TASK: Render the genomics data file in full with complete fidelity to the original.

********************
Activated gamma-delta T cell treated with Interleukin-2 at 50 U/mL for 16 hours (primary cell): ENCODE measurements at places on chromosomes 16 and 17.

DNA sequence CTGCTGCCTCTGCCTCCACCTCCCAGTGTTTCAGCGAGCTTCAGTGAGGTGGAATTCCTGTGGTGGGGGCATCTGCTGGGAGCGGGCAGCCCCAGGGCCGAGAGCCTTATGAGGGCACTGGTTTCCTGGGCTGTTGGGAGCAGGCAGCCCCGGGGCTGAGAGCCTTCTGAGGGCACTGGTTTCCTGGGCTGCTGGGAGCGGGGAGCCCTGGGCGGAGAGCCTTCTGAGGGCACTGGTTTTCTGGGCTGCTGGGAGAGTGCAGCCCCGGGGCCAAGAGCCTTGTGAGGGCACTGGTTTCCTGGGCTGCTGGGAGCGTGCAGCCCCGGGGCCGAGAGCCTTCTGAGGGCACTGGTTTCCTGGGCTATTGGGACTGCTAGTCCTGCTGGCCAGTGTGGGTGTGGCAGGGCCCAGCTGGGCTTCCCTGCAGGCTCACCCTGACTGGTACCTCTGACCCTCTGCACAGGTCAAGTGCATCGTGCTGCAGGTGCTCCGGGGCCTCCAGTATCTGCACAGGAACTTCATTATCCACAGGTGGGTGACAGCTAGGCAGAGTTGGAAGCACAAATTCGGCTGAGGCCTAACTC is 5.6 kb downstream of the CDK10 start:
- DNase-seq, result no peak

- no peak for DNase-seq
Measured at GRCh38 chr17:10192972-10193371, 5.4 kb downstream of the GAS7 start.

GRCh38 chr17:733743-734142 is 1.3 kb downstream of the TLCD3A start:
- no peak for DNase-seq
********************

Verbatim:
Activated gamma-delta T cell treated with Interleukin-2 at 50 U/mL for 16 hours (primary cell): ENCODE measurements at places on chromosomes 16 and 17.

DNA sequence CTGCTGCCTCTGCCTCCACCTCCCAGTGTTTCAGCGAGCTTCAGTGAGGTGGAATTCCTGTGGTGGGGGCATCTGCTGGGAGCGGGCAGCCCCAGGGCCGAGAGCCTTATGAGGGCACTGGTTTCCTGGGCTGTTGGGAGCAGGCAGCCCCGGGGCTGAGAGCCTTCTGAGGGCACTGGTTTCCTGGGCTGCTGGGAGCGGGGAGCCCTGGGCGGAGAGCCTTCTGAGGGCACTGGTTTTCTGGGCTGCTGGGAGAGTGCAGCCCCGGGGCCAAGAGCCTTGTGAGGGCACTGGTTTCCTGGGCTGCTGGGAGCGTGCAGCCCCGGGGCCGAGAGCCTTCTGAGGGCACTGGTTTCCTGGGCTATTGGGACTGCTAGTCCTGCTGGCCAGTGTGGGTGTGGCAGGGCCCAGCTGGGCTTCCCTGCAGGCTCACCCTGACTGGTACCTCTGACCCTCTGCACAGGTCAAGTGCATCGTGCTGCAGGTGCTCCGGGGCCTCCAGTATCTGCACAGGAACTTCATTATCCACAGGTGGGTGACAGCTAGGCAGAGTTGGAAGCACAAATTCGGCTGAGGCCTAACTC is 5.6 kb downstream of the CDK10 start:
- DNase-seq, result no peak

- no peak for DNase-seq
Measured at GRCh38 chr17:10192972-10193371, 5.4 kb downstream of the GAS7 start.

GRCh38 chr17:733743-734142 is 1.3 kb downstream of the TLCD3A start:
- no peak for DNase-seq